Dracula: Mina’s Reckoning
18th October 2023
Every generation has their favourite vampire c, and it seems the fascination for the thirsty bloodsuckers never seems to go out of favour. Undoubtedly the godfather of them all is Bram Stoker’s 1897 novel ‘Dracula’, whose immortal legacy remains as beguiling and gripping as ever. One of the founding pillars of the horror genre, Stoker’s tale has been adapted many times in various mediums, but the material lends itself to a multitude of new interpretations, especially as today’s social attitudes around gender identity continue to evolve. A new adaptation has been touring the country since early September, which features an all-female and non-binary cast, and aims to tell the classic story from an alternative viewpoint.
Relocating the plot from Whitby to Aberdeen, ‘Dracula: Mina’s Reckoning’ finds Mina Murray (played by Danielle Jam) in a psychiatric facility for women in the late 1980s. Mina tells her fellow patients about her marriage to Jonathan Harker (Catriona Faint), who was sent on business to Transylvania to meet the mysterious Count Dracula (an astonishing turn from Liz Kettle). Jonathan soon realises there is something wrong about the Count, and is kept against his will, only permitted to communicate briefly with Mina via occasional letters. Mina allays her fears for her husband’s safety to friend Lucy Westenra (Ailsa Davison), and before long an ominous threat descends upon them all. Legendary vampire hunter Abraham Van Helsing (Natalie Arle-Toyne) is brought in to fight the evil terror, and soon Mina finds herself trapped in a new twist.
The ’Dracula’ story has always been deeply entrenched in normative gender roles (the strong masculine predator, the submissive feminine victim), and having the story told here by a male-free cast is an enlightening experience, allowing ‘Dracula: Mina’s Reckoning’ to really shine a light on gender equality and identity. It really highlights the oppression of women under the patriarchy and their need (and right) to fight back against it, and levels the playing field in a fresh organic way. Creators Sally Cookson (who also directs) and Morna Pearson (writer) clearly have a lot of love for the material, and deliver an adaptation that is far from yet another overly familiar retelling. The story remains faithful to Stoker up to a point, and then reimagines a different journey for Mina, which stops the piece from being predictable. There’s a few too many wordy monologues which halt the flow, and the chosen accents jar far more than they should and don’t appear to sit comfortably with some of the principal actors. Cookson’s direction could be sharper, too often drawing moments out and losing their power, and the slow-burn approach does take it too far at times. Pearson’s writing is blackly comic, sometimes lacking focus and intent but it blends with Stoker’s original style well. Visually it’s a stunning production, with a foreboding set by Kenneth Macloed which really captures the gothic mood, alone with some thrilling lighting design (Aideen Malone) and video projections (Lewis Den Hertog). Benji Bower’s pulsing score adds additional weight to the piece, and creatively a deadly heartbeat seems to radiate from the stage.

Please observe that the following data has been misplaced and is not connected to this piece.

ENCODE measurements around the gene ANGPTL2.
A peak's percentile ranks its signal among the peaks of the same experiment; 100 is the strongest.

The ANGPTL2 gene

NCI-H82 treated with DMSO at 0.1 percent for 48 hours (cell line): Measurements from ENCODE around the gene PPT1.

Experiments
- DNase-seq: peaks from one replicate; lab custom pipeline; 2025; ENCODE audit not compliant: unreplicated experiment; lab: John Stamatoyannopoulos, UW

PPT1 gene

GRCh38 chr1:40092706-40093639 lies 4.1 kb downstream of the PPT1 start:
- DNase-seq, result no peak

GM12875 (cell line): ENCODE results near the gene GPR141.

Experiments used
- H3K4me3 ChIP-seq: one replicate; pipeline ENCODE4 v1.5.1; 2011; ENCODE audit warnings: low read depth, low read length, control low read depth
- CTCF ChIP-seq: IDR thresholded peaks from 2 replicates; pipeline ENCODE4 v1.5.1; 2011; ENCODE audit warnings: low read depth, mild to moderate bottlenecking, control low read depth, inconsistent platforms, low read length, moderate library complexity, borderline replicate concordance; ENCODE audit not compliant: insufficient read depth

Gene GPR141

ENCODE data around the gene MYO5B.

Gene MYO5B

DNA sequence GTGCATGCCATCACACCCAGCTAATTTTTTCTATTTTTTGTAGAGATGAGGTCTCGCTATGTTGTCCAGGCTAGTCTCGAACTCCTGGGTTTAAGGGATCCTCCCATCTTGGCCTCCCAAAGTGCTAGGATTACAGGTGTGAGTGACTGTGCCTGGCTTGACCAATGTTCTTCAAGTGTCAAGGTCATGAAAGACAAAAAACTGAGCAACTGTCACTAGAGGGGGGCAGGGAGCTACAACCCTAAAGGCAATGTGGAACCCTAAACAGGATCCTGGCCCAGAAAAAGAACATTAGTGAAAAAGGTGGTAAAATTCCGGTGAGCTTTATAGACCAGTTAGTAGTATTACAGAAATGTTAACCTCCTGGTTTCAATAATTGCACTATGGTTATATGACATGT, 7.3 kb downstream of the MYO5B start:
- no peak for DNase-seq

The cast give uniformly good performances, with Danielle Jam making a likeable lead as Mina and also Catriona Faint standing out as Jonathan, alongside Maggie Bain’s brilliantly-pompous Dr Seward and Ros Watt’s haunting Renfield. Stealing the show is Liz Kettle’s towering performance as Dracula, who is hypnotically gripping as the dark fiend. From her dark vocal inflections to the creepy finger placements, she’s a walking nightmare and owns the stage. Kettle wisely avoids playing it camp and so remains coldly effective in delivering the chills.
Aesthetically arresting while sometimes drowning under the weight of the questions that it tries to ask, ‘Dracula: Mina’s Reckoning’ offers a new take on an old story, mixing the contemporary with the classic to create something really interesting. Its fangs could be a little bit sharper, but a stunning performance from Liz Kettle gives it enough bite to make it worthwhile.
‘Dracula: Mina’s Reckoning’ runs at the Belgrade Coventry until Saturday 21st October 2023.
Performance runtime 2 hours 10 minutes including interval